While Murray was just named Counselor of the Year by the Licensed Professional Counselors Association of North Carolina for her research, teaching and community efforts related to domestic violence, she knows her work is far from over.
As co-founder of See the Triumph, a social media campaign that challenges the stigma associated with domestic violence and provides resources to survivors and service organizations, Murray is focused on ending stigma and celebrating triumph.
“We’ve heard from hundreds of survivors of domestic violence in our research, and the vast majority are not repeat victims as popular stereotypes suggest,” Murray said. “These are individuals who have overcome incredibly complex, difficult situations to build positive, healthy lives.”
In addition to her work with See the Triumph and several other community initiatives, Murray remains committed to raising awareness among students on campus. According to Murray, dating violence occurs on colleges campuses more often than many students think.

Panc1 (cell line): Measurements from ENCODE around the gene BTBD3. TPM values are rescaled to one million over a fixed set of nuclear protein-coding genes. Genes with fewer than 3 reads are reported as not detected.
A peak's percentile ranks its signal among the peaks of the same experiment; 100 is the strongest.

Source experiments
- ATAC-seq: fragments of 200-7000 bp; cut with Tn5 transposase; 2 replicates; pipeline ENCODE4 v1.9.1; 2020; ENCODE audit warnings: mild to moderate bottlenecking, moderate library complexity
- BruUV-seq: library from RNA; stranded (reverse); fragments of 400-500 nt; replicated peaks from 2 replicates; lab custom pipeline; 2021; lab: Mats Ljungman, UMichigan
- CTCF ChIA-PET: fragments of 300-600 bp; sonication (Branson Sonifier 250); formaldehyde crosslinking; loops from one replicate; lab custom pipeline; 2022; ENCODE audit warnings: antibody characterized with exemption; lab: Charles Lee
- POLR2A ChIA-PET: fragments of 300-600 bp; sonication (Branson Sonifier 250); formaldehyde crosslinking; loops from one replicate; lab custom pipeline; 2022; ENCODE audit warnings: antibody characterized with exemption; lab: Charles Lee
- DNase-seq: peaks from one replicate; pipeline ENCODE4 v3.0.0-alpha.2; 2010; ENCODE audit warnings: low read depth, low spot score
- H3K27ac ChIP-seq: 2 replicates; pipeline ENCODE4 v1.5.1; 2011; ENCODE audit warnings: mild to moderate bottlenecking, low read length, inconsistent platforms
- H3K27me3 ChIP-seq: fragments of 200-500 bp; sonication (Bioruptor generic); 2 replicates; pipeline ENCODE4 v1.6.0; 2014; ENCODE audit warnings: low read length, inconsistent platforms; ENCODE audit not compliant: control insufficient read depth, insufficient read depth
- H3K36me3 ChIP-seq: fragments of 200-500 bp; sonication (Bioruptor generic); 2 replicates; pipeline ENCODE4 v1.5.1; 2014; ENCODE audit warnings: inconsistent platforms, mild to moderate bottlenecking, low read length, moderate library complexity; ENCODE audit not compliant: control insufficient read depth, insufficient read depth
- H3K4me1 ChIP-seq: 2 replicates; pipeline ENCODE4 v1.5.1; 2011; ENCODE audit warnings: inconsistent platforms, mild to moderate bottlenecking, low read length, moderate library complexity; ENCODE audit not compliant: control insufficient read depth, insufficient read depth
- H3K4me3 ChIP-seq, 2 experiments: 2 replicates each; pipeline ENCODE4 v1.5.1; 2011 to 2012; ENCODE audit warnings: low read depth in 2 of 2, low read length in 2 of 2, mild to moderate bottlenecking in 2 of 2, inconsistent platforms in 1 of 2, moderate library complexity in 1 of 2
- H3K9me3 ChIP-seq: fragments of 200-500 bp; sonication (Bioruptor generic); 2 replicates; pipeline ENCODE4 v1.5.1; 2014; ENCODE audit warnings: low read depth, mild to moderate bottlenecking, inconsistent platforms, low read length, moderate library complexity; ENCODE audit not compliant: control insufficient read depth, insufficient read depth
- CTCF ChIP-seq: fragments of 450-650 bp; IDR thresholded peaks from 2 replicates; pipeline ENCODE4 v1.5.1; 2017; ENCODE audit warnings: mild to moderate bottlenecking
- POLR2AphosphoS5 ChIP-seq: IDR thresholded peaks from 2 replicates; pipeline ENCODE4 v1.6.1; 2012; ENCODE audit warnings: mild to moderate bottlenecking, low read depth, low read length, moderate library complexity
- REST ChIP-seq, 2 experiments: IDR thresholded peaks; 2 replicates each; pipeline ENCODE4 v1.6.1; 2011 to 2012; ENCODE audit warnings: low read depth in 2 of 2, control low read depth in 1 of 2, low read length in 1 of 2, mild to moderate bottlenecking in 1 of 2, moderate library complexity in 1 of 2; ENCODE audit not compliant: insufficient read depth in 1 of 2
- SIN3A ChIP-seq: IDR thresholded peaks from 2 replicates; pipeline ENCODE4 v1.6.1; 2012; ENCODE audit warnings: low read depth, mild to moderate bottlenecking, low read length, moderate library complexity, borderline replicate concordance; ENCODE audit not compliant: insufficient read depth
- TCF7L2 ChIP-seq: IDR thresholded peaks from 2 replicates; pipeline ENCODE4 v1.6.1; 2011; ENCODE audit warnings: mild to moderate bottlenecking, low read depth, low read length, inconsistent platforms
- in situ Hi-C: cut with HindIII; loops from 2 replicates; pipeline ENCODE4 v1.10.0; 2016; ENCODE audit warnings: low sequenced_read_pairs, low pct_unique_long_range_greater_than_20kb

“It’s really important that college students move slowly in dating relationships. Red flags of abuse can often be very confusing and misinterpreted as innocent signs of interest.”
Murray encourages students to have a support system of friends and family and to be aware of the many resources that are available. UNCG provides numerous on-campus resources for students who are victims of domestic abuse, including The Counseling Center, the Dean of Students Office, the Nicholas A. Vacc Counseling and Consulting Clinic and UNCG Police. There are also resources throughout the Greensboro community, such as the Guilford County Family Justice Center, that support student victims.
What can UNCG students do to start increasing awareness and decreasing the stigma? Start talking.
“Don’t be afraid to speak up if you have a friend, roommate or classmate that may be in a potentially unsafe relationship,” Murray said. “Educate yourself now about domestic violence, and don’t hesitate to reach out for help in the future.”
See full story – and some warning signs of abusive relationships – at UNCG Now.
By Alyssa Bedrosian